Gulf Shores and Orange Beach Alabama
Waves rolling in over the wide, white-sand beach
A romantic stroll through sugar-soft sand at sunset
Sailing the coast aboard the Wild Hearts catamaran
Aerial view over the Gulf of Mexico and the area's back bays
Family fun on the beach in Gulf Shores
Saltwater fishing from the scenic Gulf State Park Pier
The Kiva Dunes Golf Course, one of 14 area courses
Reeling in catches on a Gulf of Mexico fishing charter
Laid-back vacations on Alabama's Gulf of Mexico beaches
Picture a perfect day at the beach: blue skies, a gentle breeze and turquoise waters lapping at the shore of a sugar-white sand beach. Alabama's 51 kilometers of pristine beaches on the Gulf of Mexico set the scene for holiday memories that last a lifetime.
Located in the southeastern USA, Gulf Shores and Orange Beach are an easy drive from New Orleans, Atlanta and Nashville, making it an ideal addition to a regional tour. It’s a favorite getaway for families, with many opting to return year after year for generations. Go beyond the beautiful beaches, and spend some time enjoying water recreation, local history, festivals, incredible seafood and live music – a variety of activities and attractions for all interests and ages.
Beyond the Beach
From zip lines and water parks to golf courses and fishing charters, there is entertainment for everyone in Gulf Shores and Orange Beach. Nature lovers can enjoy kilometers of walking and biking trails, dolphin cruises, and diving or snorkeling trips. History buffs can step back in time and explore Fort Morgan and the local museums. You can also spend some time treasure hunting for the perfect souvenir in the island's many boutique, gift and specialty shops.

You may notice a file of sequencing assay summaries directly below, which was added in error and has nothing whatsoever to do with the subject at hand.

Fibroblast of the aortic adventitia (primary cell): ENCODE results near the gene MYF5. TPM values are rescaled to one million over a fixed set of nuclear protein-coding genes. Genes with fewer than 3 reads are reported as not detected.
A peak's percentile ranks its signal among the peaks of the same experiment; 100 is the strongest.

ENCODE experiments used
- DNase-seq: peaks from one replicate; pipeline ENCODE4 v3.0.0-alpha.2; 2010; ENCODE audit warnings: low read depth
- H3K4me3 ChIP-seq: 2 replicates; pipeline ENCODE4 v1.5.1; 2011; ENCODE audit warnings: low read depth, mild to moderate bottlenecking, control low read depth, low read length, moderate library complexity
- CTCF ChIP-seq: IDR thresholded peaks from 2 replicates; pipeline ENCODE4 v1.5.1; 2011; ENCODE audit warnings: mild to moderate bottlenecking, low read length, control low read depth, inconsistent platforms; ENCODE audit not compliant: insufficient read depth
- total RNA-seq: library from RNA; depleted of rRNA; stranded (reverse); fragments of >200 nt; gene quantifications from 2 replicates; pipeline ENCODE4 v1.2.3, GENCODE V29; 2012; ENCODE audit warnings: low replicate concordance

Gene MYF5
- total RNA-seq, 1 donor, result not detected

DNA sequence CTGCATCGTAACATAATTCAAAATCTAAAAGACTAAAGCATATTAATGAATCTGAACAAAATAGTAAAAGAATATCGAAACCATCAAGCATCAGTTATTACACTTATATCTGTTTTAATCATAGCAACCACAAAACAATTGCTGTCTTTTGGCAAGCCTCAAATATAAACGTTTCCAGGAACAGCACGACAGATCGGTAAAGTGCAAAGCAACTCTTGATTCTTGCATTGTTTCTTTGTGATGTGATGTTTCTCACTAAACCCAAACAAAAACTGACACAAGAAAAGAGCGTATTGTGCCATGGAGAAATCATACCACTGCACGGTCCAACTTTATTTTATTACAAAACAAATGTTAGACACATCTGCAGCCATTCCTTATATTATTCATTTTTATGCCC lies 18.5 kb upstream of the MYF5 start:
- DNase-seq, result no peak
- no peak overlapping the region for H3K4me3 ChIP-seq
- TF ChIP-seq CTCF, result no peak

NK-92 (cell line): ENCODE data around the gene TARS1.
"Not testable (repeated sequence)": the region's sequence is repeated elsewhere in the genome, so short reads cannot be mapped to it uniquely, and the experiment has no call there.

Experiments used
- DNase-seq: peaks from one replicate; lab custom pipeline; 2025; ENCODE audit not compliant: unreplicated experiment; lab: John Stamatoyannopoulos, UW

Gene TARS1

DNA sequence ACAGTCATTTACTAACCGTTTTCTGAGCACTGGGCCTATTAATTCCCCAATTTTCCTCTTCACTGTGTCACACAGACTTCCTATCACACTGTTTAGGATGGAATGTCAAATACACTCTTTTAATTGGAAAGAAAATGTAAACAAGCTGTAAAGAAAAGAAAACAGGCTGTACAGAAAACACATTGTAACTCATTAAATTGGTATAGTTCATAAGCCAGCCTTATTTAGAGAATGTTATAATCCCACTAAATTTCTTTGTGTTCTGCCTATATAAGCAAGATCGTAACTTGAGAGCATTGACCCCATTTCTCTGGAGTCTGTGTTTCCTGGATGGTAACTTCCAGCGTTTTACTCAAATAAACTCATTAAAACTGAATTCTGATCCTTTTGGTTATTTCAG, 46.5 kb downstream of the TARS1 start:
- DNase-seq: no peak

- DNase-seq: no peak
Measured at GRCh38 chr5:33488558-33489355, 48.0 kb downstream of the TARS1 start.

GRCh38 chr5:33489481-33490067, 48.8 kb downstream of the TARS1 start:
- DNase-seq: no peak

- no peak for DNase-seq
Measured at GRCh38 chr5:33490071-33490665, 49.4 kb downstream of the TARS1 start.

To experience the sights, sounds and tastes of the coast on a grand scale, plan your trip around one of many popular festivals and events. The Wharf's Boat and Yacht Show in March is the largest show of its kind on the Gulf Coast. The Hangout Music Festival takes place in May, right on the beach, and features three days of music on multiple stages. In October, the National Shrimp Festival attracts more than 250,000 seafood fans and features arts, crafts, children's activities, live entertainment and, of course, shrimp. November's Frank Brown International Songwriters' Festival features Grammy Award-winning songwriters as well as up-and-coming artists. Visit during the annual Oyster Cook-Off in November and sample the culinary creations of celebrity chefs from across the USA, plus a wide variety of craft beers.
Fresh Gulf Seafood
Whether you catch your own on an offshore fishing charter or simply select from a restaurant menu, seafood plays a starring role in the culinary scene of Gulf Shores and Orange Beach. In fact, many local restaurants will cook your catch for you. Enjoy a wide variety of restaurants, from relaxed to upscale. Linger over your meal at a waterfront restaurant with views of the Gulf or back bays, or relax at an open-air restaurant featuring live entertainment. Many family-friendly options also include children's play areas and activities.
Rooms with a View
Gulf Shores and Orange Beach offer a wide selection of accommodations including spacious beachfront condos, national hotel chains, private beach houses and full-service resorts. Amenities vary by property and can include private Gulf-front balconies, beachside swimming pools, lazy rivers, tennis courts, fitness rooms, on-site dining and more. For those that prefer camping, a selection of RV parks and campgrounds offer facilities for both tents and campers with amenities including full hook-ups, laundry facilities, pools and nature trails.
Alabama's coast has four ecosystems: ancient maritime live oak forest, wet longleaf pine savanna, freshwater marsh and small stream swamp forest.
The white sand found here is made of quartz crystals that filtered down through the Appalachian Mountains thousands of years ago. It’s so pure and fine that it actually squeaks when you walk on it.
Gulf State Park’s Lake Shelby is one of the closest freshwater lakes to a body of saltwater in the world. Saltwater occasionally finds its way into the lake, making it home to both freshwater and saltwater fish.